Singing as an act of worship and as a part of our spiritual formation should reflect our hopes and passions for the present and God’s future.

So, when we sing, it becomes a window that can reveal what is taking place in our inner lives. When we sign together in abundant joy, it reflects our relationship with God, others, self, and creation.

So, I want to leave you with two questions as you reflect on your spiritual formation and the formation of your congregation. Do you sing like joy, hope, love, and peace are at the core of your life and relationship with God? Does your congregation sing with the passion and joy of what Christ is up to in the congregation?

As Community of Christ Sings finds its way into the life of our congregations, may we be a people who sing with conviction, exuberance, and joy for what God is seeking to do through our lives. And may we sing with hope for what it means to be engaged as congregations living Christ’s mission.





Of Water and Spirit

2 09 2013
President Steve Veazey

President Steve Veazey

As I journey throughout the church, I have many opportunities to discuss various issues with members and leaders. A common topic is the need for Community of Christ-based Christian education (disciple formation) resources for children.

I agree. As my own experience attests, the basic foundations for active church membership and discipleship are laid in age-appropriate Christian-education classes and related activities. I will be forever grateful to those loving, dutiful, Sunday-school teachers who shared the sacred stories and vision of the gospel with me during my formative years. We need to give more attention to this important element of congregational life.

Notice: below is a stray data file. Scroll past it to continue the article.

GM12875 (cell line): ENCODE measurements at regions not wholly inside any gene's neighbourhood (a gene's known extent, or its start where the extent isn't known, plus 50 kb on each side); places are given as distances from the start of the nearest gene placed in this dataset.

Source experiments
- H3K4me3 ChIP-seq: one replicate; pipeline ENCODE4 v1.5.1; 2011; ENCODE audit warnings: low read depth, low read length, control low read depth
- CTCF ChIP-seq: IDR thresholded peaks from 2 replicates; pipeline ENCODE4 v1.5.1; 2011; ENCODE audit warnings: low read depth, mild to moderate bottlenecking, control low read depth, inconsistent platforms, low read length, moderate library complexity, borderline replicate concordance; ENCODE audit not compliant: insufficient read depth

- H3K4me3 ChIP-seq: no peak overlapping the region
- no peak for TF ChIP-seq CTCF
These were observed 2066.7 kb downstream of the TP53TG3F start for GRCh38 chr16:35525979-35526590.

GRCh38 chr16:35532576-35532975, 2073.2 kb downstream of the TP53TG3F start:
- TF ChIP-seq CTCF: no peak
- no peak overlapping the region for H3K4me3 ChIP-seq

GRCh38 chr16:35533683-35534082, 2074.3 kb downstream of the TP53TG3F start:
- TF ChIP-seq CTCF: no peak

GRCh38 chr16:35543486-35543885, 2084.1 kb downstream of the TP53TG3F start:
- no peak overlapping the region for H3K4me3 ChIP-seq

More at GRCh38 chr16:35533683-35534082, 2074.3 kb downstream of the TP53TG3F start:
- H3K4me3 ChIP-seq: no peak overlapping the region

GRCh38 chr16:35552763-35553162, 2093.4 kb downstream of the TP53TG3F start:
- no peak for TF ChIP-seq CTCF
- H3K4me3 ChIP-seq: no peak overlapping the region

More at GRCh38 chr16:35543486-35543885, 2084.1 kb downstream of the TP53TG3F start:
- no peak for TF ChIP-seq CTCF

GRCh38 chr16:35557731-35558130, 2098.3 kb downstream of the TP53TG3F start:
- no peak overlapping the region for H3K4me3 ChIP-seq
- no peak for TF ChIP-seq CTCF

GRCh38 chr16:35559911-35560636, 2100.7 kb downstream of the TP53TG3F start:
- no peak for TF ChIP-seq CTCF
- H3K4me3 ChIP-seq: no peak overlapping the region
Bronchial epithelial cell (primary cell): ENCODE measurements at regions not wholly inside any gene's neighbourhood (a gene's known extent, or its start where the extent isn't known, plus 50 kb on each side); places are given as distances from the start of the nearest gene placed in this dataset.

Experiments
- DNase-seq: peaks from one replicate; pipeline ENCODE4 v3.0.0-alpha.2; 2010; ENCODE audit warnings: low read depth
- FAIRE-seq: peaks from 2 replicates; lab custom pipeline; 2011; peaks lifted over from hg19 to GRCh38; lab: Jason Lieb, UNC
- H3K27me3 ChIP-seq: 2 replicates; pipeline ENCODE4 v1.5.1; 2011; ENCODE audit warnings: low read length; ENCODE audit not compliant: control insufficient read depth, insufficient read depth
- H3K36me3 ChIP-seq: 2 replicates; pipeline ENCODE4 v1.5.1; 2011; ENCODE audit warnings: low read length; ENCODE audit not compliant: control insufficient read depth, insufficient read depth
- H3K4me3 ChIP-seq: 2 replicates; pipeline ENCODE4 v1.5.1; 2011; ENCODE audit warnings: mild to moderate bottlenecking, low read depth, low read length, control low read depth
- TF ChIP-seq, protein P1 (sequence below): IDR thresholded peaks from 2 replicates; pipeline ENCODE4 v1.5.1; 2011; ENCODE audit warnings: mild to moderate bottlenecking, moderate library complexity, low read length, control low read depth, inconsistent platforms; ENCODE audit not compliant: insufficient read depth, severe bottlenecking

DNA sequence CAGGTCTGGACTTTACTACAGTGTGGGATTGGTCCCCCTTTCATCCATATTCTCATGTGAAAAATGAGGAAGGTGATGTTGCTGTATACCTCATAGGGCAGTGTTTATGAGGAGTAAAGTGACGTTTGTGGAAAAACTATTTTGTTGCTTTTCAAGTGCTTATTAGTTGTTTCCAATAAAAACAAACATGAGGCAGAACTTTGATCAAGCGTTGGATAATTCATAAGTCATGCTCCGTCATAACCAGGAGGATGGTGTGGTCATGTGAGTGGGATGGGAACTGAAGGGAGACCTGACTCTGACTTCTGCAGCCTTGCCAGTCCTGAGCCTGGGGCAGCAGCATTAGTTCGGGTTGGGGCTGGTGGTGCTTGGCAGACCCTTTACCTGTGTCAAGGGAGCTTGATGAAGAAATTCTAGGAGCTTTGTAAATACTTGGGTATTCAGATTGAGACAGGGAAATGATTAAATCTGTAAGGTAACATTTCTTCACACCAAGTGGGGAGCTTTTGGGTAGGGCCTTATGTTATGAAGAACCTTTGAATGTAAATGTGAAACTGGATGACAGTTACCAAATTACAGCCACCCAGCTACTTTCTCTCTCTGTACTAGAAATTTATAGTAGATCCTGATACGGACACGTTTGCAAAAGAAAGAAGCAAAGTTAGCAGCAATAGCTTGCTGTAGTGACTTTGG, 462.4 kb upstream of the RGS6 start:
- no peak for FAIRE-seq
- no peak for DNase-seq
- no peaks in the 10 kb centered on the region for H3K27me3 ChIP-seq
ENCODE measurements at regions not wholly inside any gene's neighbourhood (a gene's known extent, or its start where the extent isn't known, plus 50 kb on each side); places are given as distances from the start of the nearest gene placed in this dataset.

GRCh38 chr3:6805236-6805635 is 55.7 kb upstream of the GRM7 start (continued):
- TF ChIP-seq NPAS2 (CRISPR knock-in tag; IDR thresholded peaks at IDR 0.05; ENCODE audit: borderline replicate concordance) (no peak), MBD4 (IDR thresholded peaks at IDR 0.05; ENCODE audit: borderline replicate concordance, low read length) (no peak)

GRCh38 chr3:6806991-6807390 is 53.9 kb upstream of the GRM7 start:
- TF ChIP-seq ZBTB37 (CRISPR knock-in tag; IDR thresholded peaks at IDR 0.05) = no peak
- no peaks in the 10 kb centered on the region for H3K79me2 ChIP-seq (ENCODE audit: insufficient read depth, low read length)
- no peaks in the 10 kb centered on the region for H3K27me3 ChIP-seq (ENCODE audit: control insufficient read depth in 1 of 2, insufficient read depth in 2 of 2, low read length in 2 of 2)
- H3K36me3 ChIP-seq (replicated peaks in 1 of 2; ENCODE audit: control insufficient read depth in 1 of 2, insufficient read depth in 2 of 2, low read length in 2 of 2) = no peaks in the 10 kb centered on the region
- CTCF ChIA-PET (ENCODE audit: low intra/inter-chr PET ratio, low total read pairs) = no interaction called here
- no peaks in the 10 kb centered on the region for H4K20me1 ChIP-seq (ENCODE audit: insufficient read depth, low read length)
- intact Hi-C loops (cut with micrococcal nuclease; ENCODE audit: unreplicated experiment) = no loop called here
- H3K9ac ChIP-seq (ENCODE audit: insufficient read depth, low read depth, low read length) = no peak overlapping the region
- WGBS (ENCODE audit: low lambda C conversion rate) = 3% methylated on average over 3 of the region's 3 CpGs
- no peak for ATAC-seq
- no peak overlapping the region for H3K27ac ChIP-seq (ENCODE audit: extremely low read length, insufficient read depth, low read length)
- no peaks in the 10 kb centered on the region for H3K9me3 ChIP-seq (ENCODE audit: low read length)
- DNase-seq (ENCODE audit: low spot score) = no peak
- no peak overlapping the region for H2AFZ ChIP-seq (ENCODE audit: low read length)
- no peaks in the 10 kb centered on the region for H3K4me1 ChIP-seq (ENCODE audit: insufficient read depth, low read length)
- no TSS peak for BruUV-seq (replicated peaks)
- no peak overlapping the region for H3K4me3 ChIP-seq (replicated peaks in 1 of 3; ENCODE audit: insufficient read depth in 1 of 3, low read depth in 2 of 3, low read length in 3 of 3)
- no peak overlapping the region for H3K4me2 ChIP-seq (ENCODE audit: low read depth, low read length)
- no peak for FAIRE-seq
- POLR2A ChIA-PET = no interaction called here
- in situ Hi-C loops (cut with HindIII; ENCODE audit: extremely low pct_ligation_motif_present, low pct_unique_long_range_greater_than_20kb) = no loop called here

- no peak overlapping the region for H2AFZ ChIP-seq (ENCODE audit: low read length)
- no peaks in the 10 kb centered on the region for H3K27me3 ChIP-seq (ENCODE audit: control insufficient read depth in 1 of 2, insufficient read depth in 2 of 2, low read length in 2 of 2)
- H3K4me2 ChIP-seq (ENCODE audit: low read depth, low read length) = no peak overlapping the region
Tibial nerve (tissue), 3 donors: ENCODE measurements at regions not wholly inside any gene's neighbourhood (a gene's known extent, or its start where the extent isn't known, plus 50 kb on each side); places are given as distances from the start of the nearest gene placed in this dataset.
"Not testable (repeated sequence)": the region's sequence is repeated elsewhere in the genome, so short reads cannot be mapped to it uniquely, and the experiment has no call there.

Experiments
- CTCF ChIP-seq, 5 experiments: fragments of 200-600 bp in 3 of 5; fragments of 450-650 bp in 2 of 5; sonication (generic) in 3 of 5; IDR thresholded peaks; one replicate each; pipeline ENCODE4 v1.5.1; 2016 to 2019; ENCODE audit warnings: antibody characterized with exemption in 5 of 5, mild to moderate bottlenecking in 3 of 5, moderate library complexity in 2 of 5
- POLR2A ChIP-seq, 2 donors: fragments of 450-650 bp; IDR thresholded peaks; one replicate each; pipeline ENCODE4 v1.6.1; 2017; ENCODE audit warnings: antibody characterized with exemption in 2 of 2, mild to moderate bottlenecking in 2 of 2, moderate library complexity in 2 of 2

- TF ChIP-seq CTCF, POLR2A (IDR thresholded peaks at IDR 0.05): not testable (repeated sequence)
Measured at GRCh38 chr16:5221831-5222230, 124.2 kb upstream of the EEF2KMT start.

With that vital need in mind, we have some great news to share! The new Of Water and Spirit materials for children will be available in time for classes this month.

The Of Water and Spirit curriculum originally was envisioned as pre-baptismal and pre-confirmation preparation for children. However, after reviewing the draft material, I was overheard saying, “This is so good it ought to be taught to all our children, regardless of whether they have already been baptized and confirmed!”

I stand by that statement. All English-speaking congregations are strongly encouraged to order and use the material with children 7–11 years old. In fact, we recommend that this material be used for an intergenerational class that involves all ages.

The lessons provide an excellent overview of what it means to be a disciple of Jesus Christ in community with other disciples. They emphasize Community of Christ identity, message, mission, and beliefs, including understanding the basics of church history, scriptures, sacraments, and priesthood. The church’s Enduring Principles are woven throughout the lessons.